A few weeks ago we had a family reunion barbecue at our home for the occasion of my grandson’s 3rd birthday. He was over here from Sydney. Family also came down from the mid north of South Australia for the get together.
Later in the afternoon we had a picnic at Sturt Reserve near the banks of the Murray River here in Murray Bridge. With four children under the age of 9 we thought it good for them to burn off some energy on the playground before they undertook the long journey home.
I took my young nephew on a walk along the river bank. At one point we stopped to watch the local Bunyip – the only specimen of this fearsome mythological creature in captivity. It’s well trained; on inserting a dollar coin in the slot it will rise up out of its watery bed and roar in a frightening way.
While we were watching the monster strut its stuff I was aware of some Welcome Swallows flying in and out of the cage. One swallow was not flying much and I realised it was a recently fledged bird. It posed obligingly for my camera, and watched me from about a metre away.
Bird photography doesn’t get any better than that.
Warning: Don’t get frightened as you scroll down through the photos below because there is a photo of the dreaded Bunyip.
On my recent birding trip to Mannum (South Australia) I photographed this mystery bird.
I’m not at all certain what it is. The closest I can come to a reasonable ID is a female Brown Songlark. The colour is right, the markings feasible and size – about the size of a reedwarbler – is also about right. It was about 40 metres from the edge of the Murray River and didn’t give any calls.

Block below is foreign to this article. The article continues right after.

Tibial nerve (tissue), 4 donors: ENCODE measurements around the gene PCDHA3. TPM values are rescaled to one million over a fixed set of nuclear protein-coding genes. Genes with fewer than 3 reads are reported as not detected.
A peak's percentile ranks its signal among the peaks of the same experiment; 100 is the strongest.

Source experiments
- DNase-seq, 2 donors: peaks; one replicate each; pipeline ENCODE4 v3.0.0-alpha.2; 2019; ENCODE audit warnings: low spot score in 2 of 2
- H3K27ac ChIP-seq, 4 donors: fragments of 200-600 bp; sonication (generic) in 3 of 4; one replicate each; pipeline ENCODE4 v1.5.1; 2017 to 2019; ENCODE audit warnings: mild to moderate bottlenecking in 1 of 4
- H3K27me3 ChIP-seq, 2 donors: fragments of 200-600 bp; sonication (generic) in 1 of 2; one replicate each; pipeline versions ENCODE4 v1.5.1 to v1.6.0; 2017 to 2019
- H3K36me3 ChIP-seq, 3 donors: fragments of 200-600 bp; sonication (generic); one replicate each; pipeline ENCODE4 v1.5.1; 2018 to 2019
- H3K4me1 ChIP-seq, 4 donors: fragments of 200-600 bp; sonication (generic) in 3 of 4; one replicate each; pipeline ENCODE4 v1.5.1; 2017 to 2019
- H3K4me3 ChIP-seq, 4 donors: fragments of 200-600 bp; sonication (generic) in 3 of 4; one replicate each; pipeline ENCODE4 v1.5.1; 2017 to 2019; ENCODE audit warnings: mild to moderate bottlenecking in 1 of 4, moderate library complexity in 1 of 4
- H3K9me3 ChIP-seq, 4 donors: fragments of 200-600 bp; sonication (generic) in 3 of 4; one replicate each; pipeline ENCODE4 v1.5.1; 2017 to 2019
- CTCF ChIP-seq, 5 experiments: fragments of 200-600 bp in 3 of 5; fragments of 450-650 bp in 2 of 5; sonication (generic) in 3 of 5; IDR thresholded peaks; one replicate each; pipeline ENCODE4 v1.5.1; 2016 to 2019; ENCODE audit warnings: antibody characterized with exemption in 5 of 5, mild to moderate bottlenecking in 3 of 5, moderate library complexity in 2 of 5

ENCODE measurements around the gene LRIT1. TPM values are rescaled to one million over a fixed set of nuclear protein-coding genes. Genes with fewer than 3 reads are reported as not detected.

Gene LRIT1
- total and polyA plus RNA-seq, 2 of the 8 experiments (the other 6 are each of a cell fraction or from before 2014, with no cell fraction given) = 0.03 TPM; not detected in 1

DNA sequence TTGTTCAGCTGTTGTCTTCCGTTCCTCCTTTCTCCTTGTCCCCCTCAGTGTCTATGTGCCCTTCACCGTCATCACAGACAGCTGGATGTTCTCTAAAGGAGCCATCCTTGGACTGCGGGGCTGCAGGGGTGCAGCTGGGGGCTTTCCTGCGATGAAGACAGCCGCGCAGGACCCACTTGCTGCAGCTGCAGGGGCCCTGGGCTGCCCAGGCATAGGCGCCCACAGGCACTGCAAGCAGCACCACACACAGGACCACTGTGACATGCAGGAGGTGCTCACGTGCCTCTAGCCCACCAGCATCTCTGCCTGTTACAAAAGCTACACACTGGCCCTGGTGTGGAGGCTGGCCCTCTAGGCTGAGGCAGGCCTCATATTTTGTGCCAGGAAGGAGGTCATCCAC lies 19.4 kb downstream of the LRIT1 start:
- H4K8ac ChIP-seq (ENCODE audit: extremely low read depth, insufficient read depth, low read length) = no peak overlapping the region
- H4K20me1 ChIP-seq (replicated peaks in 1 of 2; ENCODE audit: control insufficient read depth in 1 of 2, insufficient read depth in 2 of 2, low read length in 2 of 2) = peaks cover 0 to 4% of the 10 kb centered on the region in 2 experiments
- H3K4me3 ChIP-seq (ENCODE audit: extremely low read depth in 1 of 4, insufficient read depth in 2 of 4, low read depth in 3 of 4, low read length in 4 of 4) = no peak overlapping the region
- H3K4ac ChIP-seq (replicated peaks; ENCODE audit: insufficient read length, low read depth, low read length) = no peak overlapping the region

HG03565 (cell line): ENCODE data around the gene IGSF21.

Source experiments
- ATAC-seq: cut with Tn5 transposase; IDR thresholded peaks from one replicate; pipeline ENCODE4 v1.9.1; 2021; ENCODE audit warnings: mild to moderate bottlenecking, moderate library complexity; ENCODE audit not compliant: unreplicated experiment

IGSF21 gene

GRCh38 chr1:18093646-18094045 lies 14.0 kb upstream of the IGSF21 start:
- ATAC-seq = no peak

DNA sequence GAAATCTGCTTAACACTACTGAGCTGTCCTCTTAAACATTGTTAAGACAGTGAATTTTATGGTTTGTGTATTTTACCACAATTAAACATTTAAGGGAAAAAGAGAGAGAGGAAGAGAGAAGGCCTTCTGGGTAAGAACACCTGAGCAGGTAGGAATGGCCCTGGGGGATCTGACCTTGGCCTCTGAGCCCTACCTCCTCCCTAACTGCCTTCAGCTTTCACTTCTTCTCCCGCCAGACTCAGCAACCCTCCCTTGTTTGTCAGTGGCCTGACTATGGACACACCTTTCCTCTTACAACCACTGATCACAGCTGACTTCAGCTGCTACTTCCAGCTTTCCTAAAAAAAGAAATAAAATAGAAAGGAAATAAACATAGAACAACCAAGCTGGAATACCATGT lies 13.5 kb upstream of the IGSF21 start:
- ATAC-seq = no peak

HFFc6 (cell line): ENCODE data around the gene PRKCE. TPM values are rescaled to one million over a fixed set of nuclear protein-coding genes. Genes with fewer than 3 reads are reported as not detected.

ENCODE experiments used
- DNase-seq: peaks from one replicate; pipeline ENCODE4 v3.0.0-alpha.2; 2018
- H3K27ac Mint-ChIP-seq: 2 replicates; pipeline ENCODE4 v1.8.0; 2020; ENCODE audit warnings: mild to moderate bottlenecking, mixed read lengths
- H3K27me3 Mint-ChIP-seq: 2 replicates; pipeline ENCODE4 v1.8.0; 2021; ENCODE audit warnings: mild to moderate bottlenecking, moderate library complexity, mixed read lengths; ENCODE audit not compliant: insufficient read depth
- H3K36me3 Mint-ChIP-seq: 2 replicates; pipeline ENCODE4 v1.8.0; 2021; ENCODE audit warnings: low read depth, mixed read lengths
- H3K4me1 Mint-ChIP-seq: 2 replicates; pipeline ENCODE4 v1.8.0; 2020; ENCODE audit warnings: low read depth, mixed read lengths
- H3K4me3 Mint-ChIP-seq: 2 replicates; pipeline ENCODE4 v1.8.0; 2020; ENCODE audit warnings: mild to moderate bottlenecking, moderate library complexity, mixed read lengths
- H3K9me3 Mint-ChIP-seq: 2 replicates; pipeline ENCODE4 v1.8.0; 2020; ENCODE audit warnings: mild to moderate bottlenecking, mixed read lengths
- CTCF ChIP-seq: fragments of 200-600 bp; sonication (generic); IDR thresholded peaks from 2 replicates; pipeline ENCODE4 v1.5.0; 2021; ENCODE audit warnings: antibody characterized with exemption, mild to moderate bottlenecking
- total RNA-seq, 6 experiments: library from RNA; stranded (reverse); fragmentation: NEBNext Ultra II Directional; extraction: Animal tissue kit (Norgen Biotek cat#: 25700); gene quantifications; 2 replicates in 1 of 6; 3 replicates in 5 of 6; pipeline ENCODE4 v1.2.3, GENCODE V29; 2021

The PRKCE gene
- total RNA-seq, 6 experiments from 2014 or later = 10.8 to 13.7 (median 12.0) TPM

Over to my readers for help.
A skill I admire in nature photographers is getting great still photos of moving birds or animals. It’s something I am still very much a novice at and will need to practise much more to get it right.
While this photo of a Black Kite soaring over the Murray River at Mannum taken a few weeks ago is not brilliant, I’m still quite pleased with it. Mind you, it has had a little treatment on my computer to enhance certain elements.
Click on the image to enlarge.
Grebes are not easy to photograph – well, that’s my experience, anyway. They are either too far away way out in the middle of a body of water, or they dive under the water as soon as you have them in focus.
Oh, the joys of nature photography!
Still, I should be pleased that his Australasian Grebe cruised around on the Murray River at Mannum a few weeks ago long enough for me to get some shots. It wasn’t all that interested in diving and it was close into shore. Sometimes the birds either enjoy being photographed – or the take pity on me!
Mmmm…having a closer look at the photos now I can’t help wondering if I’ve actually taken shots of two different birds. The one above looks different compared with the one below. (My memory is good enough to remember that the two shots below were a few seconds apart; the top photo was taken six minutes earlier according to the digital properties of the photo.)
A few weeks ago I spent a pleasant Sunday afternoon birding in and around Mannum, about a 20 minute drive north of home. The Murray River and its environment are the dominant feature of this town, an old paddle steamer port in the 1800s. I went for a walk along a walking trail on the riverside opposite the town. The trail starts just south of the ferry crossing.
I was delighted with the birding on that fine, pleasant spring day. One of the best species I saw was the Superb Fairy-wren. This stunning bird is always a good sighting and that can come up quite close in picnic areas. This family was just a little wary and it took quite a while and some patience to get several good shots of the male in all his colouful splendour.